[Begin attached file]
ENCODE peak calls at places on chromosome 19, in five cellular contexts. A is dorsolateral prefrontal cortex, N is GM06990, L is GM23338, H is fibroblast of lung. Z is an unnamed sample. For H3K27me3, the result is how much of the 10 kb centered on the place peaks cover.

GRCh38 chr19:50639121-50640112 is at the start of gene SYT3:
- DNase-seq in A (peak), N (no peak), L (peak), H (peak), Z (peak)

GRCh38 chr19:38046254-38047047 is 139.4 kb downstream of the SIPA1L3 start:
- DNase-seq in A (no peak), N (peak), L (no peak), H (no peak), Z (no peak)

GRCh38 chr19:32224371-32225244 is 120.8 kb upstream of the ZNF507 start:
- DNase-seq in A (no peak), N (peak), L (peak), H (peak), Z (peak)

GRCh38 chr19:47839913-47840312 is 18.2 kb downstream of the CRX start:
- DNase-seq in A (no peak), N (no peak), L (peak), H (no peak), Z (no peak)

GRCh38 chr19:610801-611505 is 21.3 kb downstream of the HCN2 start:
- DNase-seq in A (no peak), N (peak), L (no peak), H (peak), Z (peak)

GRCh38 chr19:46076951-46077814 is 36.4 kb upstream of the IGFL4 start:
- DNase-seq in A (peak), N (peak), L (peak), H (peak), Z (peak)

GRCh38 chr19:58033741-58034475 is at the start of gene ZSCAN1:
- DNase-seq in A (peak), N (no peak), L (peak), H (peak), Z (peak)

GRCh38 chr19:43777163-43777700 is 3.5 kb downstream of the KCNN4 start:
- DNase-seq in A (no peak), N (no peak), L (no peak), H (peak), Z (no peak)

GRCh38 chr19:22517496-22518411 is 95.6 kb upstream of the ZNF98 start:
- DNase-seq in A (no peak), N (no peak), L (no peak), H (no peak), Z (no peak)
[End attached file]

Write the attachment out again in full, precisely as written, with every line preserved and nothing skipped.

ENCODE peak calls at places on chromosome 19, in five cellular contexts. A is dorsolateral prefrontal cortex, N is GM06990, L is GM23338, H is fibroblast of lung. Z is an unnamed sample. For H3K27me3, the result is how much of the 10 kb centered on the place peaks cover.

GRCh38 chr19:50639121-50640112 is at the start of gene SYT3:
- DNase-seq in A (peak), N (no peak), L (peak), H (peak), Z (peak)

GRCh38 chr19:38046254-38047047 is 139.4 kb downstream of the SIPA1L3 start:
- DNase-seq in A (no peak), N (peak), L (no peak), H (no peak), Z (no peak)

GRCh38 chr19:32224371-32225244 is 120.8 kb upstream of the ZNF507 start:
- DNase-seq in A (no peak), N (peak), L (peak), H (peak), Z (peak)

GRCh38 chr19:47839913-47840312 is 18.2 kb downstream of the CRX start:
- DNase-seq in A (no peak), N (no peak), L (peak), H (no peak), Z (no peak)

GRCh38 chr19:610801-611505 is 21.3 kb downstream of the HCN2 start:
- DNase-seq in A (no peak), N (peak), L (no peak), H (peak), Z (peak)

GRCh38 chr19:46076951-46077814 is 36.4 kb upstream of the IGFL4 start:
- DNase-seq in A (peak), N (peak), L (peak), H (peak), Z (peak)

GRCh38 chr19:58033741-58034475 is at the start of gene ZSCAN1:
- DNase-seq in A (peak), N (no peak), L (peak), H (peak), Z (peak)

GRCh38 chr19:43777163-43777700 is 3.5 kb downstream of the KCNN4 start:
- DNase-seq in A (no peak), N (no peak), L (no peak), H (peak), Z (no peak)

GRCh38 chr19:22517496-22518411 is 95.6 kb upstream of the ZNF98 start:
- DNase-seq in A (no peak), N (no peak), L (no peak), H (no peak), Z (no peak)